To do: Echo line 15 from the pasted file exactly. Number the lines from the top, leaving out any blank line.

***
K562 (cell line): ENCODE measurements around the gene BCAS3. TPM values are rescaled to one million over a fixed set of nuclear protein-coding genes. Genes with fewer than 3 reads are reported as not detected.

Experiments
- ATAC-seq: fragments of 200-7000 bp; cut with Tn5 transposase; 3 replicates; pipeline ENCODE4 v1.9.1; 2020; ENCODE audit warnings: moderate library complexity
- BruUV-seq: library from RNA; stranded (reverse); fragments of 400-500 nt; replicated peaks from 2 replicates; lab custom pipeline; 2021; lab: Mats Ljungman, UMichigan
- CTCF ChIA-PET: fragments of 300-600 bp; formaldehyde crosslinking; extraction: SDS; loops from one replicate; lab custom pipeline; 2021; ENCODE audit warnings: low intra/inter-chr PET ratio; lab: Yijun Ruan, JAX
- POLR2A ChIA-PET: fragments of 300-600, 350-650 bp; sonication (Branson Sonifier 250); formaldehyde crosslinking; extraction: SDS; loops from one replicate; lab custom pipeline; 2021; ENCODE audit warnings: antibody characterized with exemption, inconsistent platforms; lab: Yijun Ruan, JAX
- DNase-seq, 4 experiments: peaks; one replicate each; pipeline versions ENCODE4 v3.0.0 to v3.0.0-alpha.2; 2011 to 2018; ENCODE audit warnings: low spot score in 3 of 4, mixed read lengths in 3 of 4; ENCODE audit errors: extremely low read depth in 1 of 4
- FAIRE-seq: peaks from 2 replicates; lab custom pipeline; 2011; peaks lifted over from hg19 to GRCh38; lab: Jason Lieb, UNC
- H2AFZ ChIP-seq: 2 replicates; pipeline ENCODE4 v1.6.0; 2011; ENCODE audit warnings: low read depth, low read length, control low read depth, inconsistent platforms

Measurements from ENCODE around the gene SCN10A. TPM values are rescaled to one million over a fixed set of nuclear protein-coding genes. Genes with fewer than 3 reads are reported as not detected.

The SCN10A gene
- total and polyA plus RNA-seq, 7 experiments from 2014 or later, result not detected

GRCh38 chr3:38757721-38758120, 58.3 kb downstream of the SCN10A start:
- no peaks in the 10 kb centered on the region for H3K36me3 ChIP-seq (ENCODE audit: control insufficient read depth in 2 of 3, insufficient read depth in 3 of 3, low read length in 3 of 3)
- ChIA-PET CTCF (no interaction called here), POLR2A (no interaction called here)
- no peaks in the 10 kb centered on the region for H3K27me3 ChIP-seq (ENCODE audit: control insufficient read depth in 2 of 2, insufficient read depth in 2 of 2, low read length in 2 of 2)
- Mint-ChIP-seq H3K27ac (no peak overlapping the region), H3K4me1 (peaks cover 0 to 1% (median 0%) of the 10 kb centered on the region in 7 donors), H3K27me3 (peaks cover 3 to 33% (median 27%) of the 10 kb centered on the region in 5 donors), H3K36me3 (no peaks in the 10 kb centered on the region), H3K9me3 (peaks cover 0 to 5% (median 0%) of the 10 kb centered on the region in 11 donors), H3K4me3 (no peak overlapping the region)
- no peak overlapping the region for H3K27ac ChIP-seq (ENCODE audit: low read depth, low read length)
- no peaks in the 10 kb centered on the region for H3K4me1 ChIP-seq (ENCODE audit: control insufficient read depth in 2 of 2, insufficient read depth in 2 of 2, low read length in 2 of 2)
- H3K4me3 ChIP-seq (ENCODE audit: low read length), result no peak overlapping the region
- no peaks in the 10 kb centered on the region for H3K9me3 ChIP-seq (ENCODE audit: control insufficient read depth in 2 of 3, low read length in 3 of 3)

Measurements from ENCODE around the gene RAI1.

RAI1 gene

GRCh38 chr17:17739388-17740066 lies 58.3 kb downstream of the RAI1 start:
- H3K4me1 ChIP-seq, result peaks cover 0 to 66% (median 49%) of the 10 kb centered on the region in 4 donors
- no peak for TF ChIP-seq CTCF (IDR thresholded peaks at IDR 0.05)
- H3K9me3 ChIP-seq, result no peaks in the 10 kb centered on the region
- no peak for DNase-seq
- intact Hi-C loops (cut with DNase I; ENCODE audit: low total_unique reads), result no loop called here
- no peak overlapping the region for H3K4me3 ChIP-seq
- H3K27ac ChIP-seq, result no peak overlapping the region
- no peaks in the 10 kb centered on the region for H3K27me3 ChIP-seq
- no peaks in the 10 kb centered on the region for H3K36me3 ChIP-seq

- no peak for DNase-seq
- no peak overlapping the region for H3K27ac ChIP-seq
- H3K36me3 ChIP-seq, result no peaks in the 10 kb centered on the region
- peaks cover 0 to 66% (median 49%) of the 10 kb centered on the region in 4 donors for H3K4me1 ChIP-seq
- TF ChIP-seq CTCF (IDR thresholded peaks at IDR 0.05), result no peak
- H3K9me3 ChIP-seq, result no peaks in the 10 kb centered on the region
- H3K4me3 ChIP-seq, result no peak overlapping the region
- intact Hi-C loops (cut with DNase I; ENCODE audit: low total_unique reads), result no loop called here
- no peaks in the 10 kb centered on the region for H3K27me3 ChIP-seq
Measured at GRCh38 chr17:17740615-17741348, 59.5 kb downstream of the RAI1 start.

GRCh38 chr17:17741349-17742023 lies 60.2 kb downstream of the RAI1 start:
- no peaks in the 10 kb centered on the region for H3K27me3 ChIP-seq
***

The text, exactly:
- ChIA-PET CTCF (no interaction called here), POLR2A (no interaction called here)